Joint Committee on Human Rights First Report



G. Part 3 of the Bill: Powers of seizure

67. Clauses 51 to 71 contain complex provisions extending the powers of seizure of people who are lawfully on premises and are authorised to make seizures. Previously, the police could seize only material which they had reasonable grounds to suspect (or believe) were evidence of an offence, or within the scope of a power of seizure, and which they had no reasonable grounds to believe contained or consisted of items subject to legal privilege.[92] This presented the police (and other investigative bodies) with difficulties where they were faced by a large mass of material, not all of which was relevant, and some of which consisted wholly or partly of items subject to legal privilege. The judges have held that powers to seize evidence did not give power to seize material and take it away in order to sift it to see whether or not it was evidence.[93] The only course of action open to them would be to conduct a sift on the premises, which might be very inconvenient for them and for the occupier. On the other hand, seizing a vast amount of material on the off-chance could effectively bring a business which depends on those records to a halt, and interfere with the interests of its clients.

68. The requirements of Article 8 of the ECHR in respect of privacy apply to business records and business communications, not least because many people entrust personal information to businesses which may be subject to searches and seizures.[94] In R. v. Chesterfield JJ, ex parte Bramley[95] Kennedy LJ said:

'To put the matter in terms which would meet the requirements of the Convention it seems to me that if in a democratic society it is necessary for the prevention of crime to invade privacy to a greater extent than is spelt out in the [Police and Criminal Evidence] Act of 1984, then the limits of the invasion must be spelt out in the statute or in some regulations or code made thereunder, and there must be a convenient forum available for dealing with disputes...'

69. The scheme of the provisions in Part III of the Bill is to allow seizure (from premises or from a person) of a wide range of material (including items subject to legal privilege) where it is not reasonably practicable to separate the seizable property from other property on the premises.[96] In the light of the pre-legislative concerns expressed by the Law Society and the Society of Editors in their submissions to the Home Office about items subject to legal professional privilege and journalistic material,[97] it is significant that the Bill provides certain safeguards. These include: a duty to give notice of seizures (clause 53); provisions as to the manner in which sifting is to take place after seizure (clause 54); an obligation to return items found to be subject to legal privilege if they can practicably be separated from other material which the police are entitled to retain (clause 55); an obligation to return 'excluded material' and 'special procedure material', which have special protection under the Police and Criminal Evidence Act 1984, section 9 and Schedule 1, if the material can practicably be separated from other material and the police have no power to retain it (clause 56); provisions governing retention of seized material equivalent to those under the Police and Criminal Evidence Act 1984, sections 19 and 20 (clauses 57 and 58); and provision for disputes to be resolved by a judge, and for the disputed material to be secured pending the hearing (clauses 60 to 63). It would have been desirable to include express provision for the person from whom the material was seized to be able to inspect or obtain copies of the material while it is retained by the police, but it is likely that a duty on the police to permit this would be implied by the courts, in the absence of strong reasons to the contrary.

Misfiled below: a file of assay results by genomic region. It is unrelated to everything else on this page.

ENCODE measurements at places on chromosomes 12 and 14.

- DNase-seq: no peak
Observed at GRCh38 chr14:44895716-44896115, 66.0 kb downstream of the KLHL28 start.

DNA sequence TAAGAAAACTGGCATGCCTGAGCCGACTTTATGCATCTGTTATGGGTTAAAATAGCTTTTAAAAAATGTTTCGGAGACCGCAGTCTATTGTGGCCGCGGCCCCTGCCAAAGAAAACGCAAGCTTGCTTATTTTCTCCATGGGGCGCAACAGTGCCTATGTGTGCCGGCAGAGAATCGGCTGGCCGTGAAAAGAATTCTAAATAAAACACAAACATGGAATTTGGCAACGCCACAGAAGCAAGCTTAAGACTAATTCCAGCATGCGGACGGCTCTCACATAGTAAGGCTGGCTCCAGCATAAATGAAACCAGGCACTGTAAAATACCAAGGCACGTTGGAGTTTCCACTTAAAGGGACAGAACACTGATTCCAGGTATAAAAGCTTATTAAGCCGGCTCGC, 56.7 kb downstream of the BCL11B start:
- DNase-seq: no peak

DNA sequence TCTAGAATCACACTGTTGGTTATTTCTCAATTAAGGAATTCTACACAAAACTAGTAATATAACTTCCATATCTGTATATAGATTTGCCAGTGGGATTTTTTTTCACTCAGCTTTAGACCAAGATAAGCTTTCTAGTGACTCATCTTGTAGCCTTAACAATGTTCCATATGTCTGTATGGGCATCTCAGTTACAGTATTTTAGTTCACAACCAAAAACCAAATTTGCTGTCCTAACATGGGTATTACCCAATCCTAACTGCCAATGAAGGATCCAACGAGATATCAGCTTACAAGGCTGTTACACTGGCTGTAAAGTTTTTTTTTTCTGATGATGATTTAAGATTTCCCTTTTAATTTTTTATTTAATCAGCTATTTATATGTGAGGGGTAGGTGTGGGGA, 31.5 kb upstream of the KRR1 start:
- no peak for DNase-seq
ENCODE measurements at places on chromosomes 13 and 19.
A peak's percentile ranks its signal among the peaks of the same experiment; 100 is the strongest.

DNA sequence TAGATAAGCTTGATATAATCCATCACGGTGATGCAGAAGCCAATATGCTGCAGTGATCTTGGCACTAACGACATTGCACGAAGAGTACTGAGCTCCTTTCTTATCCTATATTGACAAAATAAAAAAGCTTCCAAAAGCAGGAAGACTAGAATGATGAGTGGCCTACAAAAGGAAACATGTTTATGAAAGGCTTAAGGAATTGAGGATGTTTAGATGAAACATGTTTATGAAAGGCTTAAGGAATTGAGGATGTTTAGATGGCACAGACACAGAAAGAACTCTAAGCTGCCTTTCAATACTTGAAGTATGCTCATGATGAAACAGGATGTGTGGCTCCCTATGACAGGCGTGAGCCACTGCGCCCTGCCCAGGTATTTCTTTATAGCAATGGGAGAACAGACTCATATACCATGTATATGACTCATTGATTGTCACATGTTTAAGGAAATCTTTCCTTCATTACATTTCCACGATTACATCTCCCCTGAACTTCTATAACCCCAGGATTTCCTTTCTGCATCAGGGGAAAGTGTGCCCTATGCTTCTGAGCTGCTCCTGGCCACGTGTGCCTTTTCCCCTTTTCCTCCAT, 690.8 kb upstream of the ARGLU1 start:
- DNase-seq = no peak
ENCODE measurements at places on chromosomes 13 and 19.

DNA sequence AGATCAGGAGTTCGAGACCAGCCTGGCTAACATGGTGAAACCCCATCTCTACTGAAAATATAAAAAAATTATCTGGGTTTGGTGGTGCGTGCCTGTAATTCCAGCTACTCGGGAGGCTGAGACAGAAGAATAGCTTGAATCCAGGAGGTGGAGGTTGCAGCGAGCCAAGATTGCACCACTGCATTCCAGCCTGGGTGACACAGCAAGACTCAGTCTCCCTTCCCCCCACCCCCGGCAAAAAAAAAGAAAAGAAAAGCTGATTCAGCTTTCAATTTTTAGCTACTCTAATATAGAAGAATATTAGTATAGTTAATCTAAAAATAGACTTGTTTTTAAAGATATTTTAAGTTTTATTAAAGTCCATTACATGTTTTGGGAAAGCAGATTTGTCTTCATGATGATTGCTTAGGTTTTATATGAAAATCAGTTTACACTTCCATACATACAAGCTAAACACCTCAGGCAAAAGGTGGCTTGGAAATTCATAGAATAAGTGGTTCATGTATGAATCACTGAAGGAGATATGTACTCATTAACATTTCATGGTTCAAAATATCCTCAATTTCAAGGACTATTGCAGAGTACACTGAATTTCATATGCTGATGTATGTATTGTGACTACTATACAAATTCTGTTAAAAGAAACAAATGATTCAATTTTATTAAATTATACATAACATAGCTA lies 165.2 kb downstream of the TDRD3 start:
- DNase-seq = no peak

70. These provisions seem to have been drafted carefully in the light of the requirements of the ECHR.


92   See, for example, Police and Criminal Evidence Act 1984, ss. 19 and 20. Back

93   Reynolds v. Commissioner of Police of the Metropolis [1985] QB 881 (a decision on the common law applicable before the Police and Criminal Evidence Act 1998); R. v. Southwark Crown Court, ex parte Gross (unreported), 24 July 1998, DC; R. v. Chesterfield JJ and Chief Constable of Derbyshire, ex parte Bramley [2000] QB 576, [2000] 1 All ER 411, DC. Back

94   See, e.g., Niemietz v. Germany (1992) 16 EHRR 97, Eur. Ct. HR; Amann v. Switzerland (2000) 30 EHRR 843. Back

95   [2000] 2 WLR 409 at 418. Back

96   Clauses 52(2)-(4) and 53(2)-(4). The factors to be taken into account in deciding whether it is practicable to sort the material on the premises are exhaustively listed in clauses 52(3) and 53(3). Back

97   The submission of the Law Society is reprinted in our First Special Report at pp. 35-38, and that of the Society of Editors at pp. 38-41 of our First Special Report. Back


 
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